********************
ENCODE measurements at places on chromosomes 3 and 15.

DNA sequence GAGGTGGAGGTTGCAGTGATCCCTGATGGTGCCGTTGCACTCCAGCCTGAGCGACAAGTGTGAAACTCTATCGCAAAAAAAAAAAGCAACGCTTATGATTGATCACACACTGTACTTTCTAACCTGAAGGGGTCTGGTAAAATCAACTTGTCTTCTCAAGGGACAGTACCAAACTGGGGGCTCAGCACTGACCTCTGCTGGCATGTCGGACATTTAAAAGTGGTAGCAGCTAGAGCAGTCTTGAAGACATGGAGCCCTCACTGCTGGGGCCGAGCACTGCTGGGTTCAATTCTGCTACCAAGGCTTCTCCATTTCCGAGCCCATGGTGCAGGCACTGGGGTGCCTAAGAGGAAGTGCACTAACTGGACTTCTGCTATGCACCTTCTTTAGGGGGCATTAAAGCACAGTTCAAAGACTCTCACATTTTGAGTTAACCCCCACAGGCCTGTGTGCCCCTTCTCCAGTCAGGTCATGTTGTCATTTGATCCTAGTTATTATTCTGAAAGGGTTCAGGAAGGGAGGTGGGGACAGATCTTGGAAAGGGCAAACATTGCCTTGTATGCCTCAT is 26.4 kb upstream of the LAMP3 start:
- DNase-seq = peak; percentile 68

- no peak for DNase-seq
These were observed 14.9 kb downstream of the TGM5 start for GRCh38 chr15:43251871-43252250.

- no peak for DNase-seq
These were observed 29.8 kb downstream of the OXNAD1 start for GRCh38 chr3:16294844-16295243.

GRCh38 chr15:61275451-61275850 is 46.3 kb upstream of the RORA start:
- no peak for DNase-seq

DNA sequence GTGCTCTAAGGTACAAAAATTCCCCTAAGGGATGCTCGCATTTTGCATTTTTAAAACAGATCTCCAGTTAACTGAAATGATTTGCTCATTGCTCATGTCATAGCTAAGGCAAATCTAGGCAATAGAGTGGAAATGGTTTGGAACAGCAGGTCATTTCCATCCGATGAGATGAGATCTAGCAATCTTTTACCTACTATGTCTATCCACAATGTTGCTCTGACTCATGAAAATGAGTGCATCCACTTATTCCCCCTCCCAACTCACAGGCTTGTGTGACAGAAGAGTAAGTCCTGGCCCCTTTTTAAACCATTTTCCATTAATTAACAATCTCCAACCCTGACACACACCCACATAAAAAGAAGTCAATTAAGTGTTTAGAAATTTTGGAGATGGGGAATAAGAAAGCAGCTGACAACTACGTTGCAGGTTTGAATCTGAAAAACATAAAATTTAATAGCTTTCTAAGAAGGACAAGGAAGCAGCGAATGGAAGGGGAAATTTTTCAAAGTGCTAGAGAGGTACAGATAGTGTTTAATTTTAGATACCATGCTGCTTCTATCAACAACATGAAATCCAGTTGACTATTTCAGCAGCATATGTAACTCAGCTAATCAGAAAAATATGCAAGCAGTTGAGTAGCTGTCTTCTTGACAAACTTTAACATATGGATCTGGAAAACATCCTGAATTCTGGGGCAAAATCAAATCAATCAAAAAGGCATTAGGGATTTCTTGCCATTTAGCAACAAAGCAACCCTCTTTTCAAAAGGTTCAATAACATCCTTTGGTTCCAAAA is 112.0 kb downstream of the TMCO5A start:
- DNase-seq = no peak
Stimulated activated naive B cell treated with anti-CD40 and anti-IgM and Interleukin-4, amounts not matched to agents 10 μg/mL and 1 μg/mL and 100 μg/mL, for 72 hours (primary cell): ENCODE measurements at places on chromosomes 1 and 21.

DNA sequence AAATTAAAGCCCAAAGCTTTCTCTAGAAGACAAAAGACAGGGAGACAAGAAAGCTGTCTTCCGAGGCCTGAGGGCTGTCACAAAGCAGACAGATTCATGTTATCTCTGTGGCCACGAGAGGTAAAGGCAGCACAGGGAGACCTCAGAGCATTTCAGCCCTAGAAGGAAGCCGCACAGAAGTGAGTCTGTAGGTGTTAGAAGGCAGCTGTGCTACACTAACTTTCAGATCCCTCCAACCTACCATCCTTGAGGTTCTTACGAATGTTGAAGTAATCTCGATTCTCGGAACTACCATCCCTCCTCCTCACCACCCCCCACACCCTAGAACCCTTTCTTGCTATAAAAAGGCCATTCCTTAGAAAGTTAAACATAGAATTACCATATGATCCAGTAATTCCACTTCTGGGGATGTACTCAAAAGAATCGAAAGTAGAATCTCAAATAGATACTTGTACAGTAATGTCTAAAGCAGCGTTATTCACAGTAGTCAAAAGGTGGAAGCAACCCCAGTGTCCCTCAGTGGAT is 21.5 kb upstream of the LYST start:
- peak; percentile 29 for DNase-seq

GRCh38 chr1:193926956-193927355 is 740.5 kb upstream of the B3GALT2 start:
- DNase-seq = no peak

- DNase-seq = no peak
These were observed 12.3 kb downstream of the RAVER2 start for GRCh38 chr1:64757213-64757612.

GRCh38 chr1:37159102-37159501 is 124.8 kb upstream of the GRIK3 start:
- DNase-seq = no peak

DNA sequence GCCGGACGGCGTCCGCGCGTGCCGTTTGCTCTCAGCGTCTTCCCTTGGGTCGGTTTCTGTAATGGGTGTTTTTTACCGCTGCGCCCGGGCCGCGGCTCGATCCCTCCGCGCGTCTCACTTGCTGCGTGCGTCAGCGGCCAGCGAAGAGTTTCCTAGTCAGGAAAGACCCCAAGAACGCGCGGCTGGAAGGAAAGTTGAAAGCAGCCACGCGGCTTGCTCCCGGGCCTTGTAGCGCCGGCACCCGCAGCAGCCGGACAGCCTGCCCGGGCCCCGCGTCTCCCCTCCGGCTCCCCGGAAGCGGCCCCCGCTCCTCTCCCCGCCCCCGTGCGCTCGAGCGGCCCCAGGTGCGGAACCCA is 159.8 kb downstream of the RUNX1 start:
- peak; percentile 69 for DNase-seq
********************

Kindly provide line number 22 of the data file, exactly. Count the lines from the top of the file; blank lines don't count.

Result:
- peak; percentile 69 for DNase-seq